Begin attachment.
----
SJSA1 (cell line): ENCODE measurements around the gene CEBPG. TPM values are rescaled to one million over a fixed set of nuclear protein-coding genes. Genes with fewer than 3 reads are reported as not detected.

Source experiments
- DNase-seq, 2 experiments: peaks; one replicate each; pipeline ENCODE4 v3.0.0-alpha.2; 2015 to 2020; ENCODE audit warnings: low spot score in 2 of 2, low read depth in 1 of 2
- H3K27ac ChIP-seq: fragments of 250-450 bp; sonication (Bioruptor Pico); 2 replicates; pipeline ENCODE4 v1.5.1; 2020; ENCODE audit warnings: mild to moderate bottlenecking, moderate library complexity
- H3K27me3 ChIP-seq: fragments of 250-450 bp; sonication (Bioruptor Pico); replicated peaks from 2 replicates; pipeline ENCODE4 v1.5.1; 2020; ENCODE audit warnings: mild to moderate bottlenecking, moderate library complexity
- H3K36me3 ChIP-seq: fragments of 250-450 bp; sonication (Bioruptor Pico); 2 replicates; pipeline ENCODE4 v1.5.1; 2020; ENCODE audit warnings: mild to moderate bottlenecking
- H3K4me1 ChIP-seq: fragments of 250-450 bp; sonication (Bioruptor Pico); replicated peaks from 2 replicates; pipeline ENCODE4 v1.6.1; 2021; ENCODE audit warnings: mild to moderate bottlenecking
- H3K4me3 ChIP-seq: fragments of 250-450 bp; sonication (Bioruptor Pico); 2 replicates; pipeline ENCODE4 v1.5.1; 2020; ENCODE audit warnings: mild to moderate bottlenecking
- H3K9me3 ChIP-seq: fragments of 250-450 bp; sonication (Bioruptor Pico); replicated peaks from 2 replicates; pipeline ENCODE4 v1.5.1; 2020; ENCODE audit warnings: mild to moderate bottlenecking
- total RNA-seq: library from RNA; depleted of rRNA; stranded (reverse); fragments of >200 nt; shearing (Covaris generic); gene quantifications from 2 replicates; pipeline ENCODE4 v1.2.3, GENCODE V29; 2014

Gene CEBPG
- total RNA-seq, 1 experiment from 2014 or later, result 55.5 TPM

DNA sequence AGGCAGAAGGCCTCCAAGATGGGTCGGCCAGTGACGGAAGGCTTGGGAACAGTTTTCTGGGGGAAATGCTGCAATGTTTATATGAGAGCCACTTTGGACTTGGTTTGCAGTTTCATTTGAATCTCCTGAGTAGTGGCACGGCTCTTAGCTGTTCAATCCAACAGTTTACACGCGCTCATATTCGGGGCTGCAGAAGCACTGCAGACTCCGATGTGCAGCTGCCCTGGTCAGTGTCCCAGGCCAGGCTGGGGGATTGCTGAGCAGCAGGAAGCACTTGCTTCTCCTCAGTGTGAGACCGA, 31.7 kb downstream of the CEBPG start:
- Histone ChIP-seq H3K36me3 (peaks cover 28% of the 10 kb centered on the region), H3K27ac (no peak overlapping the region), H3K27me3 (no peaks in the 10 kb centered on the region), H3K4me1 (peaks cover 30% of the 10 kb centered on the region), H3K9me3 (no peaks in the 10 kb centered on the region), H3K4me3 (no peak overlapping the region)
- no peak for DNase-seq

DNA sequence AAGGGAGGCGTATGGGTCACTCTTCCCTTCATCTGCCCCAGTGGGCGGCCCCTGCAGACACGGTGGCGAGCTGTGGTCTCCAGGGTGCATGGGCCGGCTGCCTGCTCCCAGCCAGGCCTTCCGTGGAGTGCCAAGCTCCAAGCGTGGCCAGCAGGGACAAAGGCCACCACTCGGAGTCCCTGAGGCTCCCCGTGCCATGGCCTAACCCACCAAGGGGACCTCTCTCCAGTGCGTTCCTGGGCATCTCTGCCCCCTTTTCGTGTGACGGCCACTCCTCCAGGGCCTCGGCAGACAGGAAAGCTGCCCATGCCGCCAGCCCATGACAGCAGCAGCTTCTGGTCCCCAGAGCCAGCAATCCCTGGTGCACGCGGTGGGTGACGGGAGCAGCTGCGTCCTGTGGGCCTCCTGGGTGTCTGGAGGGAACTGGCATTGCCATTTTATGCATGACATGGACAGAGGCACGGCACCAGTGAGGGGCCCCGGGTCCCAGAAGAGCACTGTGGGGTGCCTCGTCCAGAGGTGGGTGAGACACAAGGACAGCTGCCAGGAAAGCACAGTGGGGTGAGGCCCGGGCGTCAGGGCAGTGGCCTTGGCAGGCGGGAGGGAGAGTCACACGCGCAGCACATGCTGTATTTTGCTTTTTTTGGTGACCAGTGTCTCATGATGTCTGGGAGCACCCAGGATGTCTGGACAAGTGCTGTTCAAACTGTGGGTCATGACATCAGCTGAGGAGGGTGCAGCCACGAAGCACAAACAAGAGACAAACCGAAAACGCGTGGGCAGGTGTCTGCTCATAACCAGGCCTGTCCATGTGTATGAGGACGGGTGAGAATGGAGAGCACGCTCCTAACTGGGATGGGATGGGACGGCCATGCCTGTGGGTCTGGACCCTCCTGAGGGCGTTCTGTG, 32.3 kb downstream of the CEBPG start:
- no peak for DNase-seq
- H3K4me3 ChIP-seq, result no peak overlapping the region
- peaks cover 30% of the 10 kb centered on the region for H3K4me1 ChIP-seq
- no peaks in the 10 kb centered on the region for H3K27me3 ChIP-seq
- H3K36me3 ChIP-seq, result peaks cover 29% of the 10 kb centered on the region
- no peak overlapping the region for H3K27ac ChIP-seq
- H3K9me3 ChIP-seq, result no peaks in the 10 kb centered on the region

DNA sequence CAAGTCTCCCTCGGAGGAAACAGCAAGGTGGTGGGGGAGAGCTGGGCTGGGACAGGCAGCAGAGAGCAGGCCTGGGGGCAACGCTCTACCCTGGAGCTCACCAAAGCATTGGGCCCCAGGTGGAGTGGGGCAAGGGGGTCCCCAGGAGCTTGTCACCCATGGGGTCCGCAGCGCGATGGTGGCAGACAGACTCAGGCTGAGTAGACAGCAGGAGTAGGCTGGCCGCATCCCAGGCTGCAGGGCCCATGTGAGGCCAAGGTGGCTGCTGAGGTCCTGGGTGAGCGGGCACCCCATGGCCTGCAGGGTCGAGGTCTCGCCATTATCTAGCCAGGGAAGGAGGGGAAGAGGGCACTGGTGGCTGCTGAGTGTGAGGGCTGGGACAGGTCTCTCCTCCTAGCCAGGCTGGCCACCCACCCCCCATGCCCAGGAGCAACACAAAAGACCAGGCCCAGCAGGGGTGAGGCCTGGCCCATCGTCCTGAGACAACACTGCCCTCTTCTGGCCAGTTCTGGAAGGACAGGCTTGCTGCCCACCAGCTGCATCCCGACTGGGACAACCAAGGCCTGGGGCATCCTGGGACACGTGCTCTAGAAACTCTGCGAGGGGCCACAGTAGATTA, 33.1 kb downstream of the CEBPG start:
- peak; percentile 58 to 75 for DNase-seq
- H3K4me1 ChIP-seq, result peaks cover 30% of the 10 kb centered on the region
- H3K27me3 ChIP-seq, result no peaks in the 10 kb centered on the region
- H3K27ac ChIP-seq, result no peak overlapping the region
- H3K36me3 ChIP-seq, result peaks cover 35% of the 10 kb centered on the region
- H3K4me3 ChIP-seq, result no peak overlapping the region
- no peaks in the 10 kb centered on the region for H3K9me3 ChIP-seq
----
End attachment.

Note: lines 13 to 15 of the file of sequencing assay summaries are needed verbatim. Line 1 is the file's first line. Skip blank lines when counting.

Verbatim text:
DNA sequence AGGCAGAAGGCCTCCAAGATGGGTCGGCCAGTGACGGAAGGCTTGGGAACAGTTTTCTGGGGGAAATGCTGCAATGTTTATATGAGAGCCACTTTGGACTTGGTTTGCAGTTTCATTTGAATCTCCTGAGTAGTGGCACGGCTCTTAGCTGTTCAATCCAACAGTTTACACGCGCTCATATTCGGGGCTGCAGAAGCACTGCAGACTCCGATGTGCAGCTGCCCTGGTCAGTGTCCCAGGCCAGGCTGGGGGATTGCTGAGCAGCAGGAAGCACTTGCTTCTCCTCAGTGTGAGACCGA, 31.7 kb downstream of the CEBPG start:
- Histone ChIP-seq H3K36me3 (peaks cover 28% of the 10 kb centered on the region), H3K27ac (no peak overlapping the region), H3K27me3 (no peaks in the 10 kb centered on the region), H3K4me1 (peaks cover 30% of the 10 kb centered on the region), H3K9me3 (no peaks in the 10 kb centered on the region), H3K4me3 (no peak overlapping the region)
- no peak for DNase-seq